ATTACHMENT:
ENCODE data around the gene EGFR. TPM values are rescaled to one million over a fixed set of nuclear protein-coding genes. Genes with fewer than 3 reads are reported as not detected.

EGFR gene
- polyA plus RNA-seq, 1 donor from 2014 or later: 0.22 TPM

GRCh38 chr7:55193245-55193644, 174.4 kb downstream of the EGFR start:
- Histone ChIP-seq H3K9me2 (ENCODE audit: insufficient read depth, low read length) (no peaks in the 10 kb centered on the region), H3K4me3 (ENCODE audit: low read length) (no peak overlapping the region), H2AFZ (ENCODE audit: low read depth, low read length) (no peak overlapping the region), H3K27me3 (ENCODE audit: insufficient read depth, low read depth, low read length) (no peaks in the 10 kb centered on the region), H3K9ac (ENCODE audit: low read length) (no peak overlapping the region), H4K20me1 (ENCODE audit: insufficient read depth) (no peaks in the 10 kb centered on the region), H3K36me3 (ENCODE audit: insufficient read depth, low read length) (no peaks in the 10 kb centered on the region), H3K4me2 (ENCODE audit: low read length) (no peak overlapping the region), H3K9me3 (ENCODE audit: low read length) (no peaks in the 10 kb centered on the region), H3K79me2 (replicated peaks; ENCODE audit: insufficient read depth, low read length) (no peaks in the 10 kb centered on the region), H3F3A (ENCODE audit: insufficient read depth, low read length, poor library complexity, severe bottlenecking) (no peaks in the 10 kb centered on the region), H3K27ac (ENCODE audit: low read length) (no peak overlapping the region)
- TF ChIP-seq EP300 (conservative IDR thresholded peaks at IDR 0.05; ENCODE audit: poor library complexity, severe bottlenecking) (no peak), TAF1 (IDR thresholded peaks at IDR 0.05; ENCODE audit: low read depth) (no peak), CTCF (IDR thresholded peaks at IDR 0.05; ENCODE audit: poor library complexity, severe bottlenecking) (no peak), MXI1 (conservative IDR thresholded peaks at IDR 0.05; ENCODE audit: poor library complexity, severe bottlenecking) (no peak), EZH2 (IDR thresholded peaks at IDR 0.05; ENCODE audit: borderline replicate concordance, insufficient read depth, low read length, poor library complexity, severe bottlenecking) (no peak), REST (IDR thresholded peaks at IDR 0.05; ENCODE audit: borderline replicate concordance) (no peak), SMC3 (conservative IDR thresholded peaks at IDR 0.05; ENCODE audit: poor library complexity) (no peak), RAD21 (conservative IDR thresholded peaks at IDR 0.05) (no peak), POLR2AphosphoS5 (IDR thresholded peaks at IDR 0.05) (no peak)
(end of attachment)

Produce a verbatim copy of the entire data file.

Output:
ENCODE data around the gene EGFR. TPM values are rescaled to one million over a fixed set of nuclear protein-coding genes. Genes with fewer than 3 reads are reported as not detected.

EGFR gene
- polyA plus RNA-seq, 1 donor from 2014 or later: 0.22 TPM

GRCh38 chr7:55193245-55193644, 174.4 kb downstream of the EGFR start:
- Histone ChIP-seq H3K9me2 (ENCODE audit: insufficient read depth, low read length) (no peaks in the 10 kb centered on the region), H3K4me3 (ENCODE audit: low read length) (no peak overlapping the region), H2AFZ (ENCODE audit: low read depth, low read length) (no peak overlapping the region), H3K27me3 (ENCODE audit: insufficient read depth, low read depth, low read length) (no peaks in the 10 kb centered on the region), H3K9ac (ENCODE audit: low read length) (no peak overlapping the region), H4K20me1 (ENCODE audit: insufficient read depth) (no peaks in the 10 kb centered on the region), H3K36me3 (ENCODE audit: insufficient read depth, low read length) (no peaks in the 10 kb centered on the region), H3K4me2 (ENCODE audit: low read length) (no peak overlapping the region), H3K9me3 (ENCODE audit: low read length) (no peaks in the 10 kb centered on the region), H3K79me2 (replicated peaks; ENCODE audit: insufficient read depth, low read length) (no peaks in the 10 kb centered on the region), H3F3A (ENCODE audit: insufficient read depth, low read length, poor library complexity, severe bottlenecking) (no peaks in the 10 kb centered on the region), H3K27ac (ENCODE audit: low read length) (no peak overlapping the region)
- TF ChIP-seq EP300 (conservative IDR thresholded peaks at IDR 0.05; ENCODE audit: poor library complexity, severe bottlenecking) (no peak), TAF1 (IDR thresholded peaks at IDR 0.05; ENCODE audit: low read depth) (no peak), CTCF (IDR thresholded peaks at IDR 0.05; ENCODE audit: poor library complexity, severe bottlenecking) (no peak), MXI1 (conservative IDR thresholded peaks at IDR 0.05; ENCODE audit: poor library complexity, severe bottlenecking) (no peak), EZH2 (IDR thresholded peaks at IDR 0.05; ENCODE audit: borderline replicate concordance, insufficient read depth, low read length, poor library complexity, severe bottlenecking) (no peak), REST (IDR thresholded peaks at IDR 0.05; ENCODE audit: borderline replicate concordance) (no peak), SMC3 (conservative IDR thresholded peaks at IDR 0.05; ENCODE audit: poor library complexity) (no peak), RAD21 (conservative IDR thresholded peaks at IDR 0.05) (no peak), POLR2AphosphoS5 (IDR thresholded peaks at IDR 0.05) (no peak)